YouTube Change Monetization Guidelines Again
Mike Sanders / 8 months ago
YouTube Monetization Guidelines
It’s a move that was bound to annoy the community, but YouTube has decided again to shift the goalposts again in regards to the monetization process of videos. The new changes, however, may see a significant number of low-level YouTube content creators completely expunged from all potential revenue making.
The changes, being applied yesterday, are quite significant and in addition to the already disgruntled community, will see a massive number removed from monetization entirely. The removal of monetization is a big enough problem for some YouTube content creators so this will be, for many, the final coup de gras.
The new guidelines require that for a user to qualify for monetization they must:
- Achieve over 4,000 hours of viewing time over a 12 month period.
- Reach 1,000 subscribers.
This is a massive change from the current rules which only required users to have 10,000 views on their channel. With this, they qualified for monetization in the Partnership Program.
It’s been hard enough for some content creators, but these changes, as reported via Polygon, may have just completely removed them from the system completely. With no possibility of earning money unless they get lucky.
Why the changes?
YouTube has been undergoing various changes to try and make itself more ‘advert friendly’. This after a recent controversy regarding advertisers showing up on videos they deemed inappropriate for the brand. The infamous algorithm has been criticised for many reasons, largely for the arbitrary removal of monetization of videos. It did also, however, include a complete mess up of a supposed kids channel allowing completely unsuitable content to air.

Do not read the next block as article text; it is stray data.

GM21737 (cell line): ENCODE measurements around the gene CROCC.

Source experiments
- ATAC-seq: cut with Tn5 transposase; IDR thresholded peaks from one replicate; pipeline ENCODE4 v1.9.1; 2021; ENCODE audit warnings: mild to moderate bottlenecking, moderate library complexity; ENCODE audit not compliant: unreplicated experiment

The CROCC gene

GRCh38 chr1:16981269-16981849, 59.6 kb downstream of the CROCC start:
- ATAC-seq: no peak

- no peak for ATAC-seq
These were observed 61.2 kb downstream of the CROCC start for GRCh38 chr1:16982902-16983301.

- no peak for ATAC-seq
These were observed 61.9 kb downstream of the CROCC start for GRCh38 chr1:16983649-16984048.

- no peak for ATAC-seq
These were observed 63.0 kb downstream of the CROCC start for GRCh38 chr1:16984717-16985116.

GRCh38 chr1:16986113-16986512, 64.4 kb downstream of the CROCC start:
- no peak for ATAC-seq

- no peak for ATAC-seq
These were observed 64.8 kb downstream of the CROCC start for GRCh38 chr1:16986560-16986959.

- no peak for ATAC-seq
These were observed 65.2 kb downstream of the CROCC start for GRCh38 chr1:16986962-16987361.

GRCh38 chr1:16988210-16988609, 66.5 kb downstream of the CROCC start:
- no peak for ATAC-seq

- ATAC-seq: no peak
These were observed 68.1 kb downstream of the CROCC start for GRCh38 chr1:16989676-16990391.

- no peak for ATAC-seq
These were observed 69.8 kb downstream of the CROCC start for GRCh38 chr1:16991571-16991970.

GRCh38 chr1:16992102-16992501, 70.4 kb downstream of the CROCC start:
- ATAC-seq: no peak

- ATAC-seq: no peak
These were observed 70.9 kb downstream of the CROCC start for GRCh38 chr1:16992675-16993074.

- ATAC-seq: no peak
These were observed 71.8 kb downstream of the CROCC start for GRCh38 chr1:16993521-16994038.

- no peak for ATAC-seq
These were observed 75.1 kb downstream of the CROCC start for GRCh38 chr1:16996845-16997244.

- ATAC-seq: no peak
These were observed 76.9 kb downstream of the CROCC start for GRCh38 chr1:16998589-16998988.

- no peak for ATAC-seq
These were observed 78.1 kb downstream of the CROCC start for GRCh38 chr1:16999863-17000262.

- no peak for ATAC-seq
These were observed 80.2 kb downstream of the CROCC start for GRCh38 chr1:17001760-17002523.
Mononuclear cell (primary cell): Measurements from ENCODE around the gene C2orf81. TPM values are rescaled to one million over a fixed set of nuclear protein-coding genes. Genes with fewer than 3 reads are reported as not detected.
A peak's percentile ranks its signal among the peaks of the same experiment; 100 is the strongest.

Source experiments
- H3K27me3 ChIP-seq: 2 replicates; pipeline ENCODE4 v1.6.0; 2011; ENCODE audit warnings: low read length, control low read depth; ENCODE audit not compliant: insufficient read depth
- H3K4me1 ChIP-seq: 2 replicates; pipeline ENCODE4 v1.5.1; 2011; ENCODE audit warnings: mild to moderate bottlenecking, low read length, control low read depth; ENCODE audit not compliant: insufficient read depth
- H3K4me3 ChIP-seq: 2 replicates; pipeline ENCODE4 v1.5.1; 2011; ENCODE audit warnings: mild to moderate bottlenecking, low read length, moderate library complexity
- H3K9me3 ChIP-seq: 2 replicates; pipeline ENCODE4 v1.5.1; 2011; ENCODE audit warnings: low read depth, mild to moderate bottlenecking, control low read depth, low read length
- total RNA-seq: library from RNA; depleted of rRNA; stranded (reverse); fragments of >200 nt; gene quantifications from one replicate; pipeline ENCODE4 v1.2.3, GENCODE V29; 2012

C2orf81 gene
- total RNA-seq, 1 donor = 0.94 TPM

The bottom line is that the change is either to save money, make YouTube more money or to try to get a handle on the advertiser situation. Any way you look at it the bottom line is that the change is going to completely write out a significant number of the low-level YouTube community. A part which, incidentally, is struggling enough as it is.
I honestly really sympathise with them. It’s hard enough to get a community of followers in any format these days. Let alone to, in addition, try to make a living from it. With YouTube continually shifting the goalposts, one fears that it’s only 1 or 2 more changes from causing a mass exodus. Being honest… could you blame them?
What do you think? Is it impossible to make a living on YouTube any more? Are they risking alienating their community and in addition, losing more money? Will a competitor take over? – Let us know in the comments!